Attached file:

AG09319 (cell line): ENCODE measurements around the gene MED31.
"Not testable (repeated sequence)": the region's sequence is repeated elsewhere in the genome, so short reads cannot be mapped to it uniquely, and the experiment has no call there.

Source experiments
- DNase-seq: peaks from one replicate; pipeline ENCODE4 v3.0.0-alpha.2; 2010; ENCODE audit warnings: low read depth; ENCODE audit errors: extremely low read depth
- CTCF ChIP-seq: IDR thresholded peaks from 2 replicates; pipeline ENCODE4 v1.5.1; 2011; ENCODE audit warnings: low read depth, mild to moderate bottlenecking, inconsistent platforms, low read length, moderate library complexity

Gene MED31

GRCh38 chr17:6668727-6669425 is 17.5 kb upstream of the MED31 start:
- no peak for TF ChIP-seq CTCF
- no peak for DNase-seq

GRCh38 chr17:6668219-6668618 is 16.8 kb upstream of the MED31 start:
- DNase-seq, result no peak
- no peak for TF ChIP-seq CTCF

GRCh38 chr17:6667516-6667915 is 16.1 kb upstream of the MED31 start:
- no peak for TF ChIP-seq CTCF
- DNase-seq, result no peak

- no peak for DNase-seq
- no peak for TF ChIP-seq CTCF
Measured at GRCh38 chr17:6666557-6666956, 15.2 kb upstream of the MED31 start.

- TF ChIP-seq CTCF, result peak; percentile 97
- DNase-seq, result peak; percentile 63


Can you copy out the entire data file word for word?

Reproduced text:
AG09319 (cell line): ENCODE measurements around the gene MED31.
"Not testable (repeated sequence)": the region's sequence is repeated elsewhere in the genome, so short reads cannot be mapped to it uniquely, and the experiment has no call there.

Source experiments
- DNase-seq: peaks from one replicate; pipeline ENCODE4 v3.0.0-alpha.2; 2010; ENCODE audit warnings: low read depth; ENCODE audit errors: extremely low read depth
- CTCF ChIP-seq: IDR thresholded peaks from 2 replicates; pipeline ENCODE4 v1.5.1; 2011; ENCODE audit warnings: low read depth, mild to moderate bottlenecking, inconsistent platforms, low read length, moderate library complexity

Gene MED31

GRCh38 chr17:6668727-6669425 is 17.5 kb upstream of the MED31 start:
- no peak for TF ChIP-seq CTCF
- no peak for DNase-seq

GRCh38 chr17:6668219-6668618 is 16.8 kb upstream of the MED31 start:
- DNase-seq, result no peak
- no peak for TF ChIP-seq CTCF

GRCh38 chr17:6667516-6667915 is 16.1 kb upstream of the MED31 start:
- no peak for TF ChIP-seq CTCF
- DNase-seq, result no peak

- no peak for DNase-seq
- no peak for TF ChIP-seq CTCF
Measured at GRCh38 chr17:6666557-6666956, 15.2 kb upstream of the MED31 start.

- TF ChIP-seq CTCF, result peak; percentile 97
- DNase-seq, result peak; percentile 63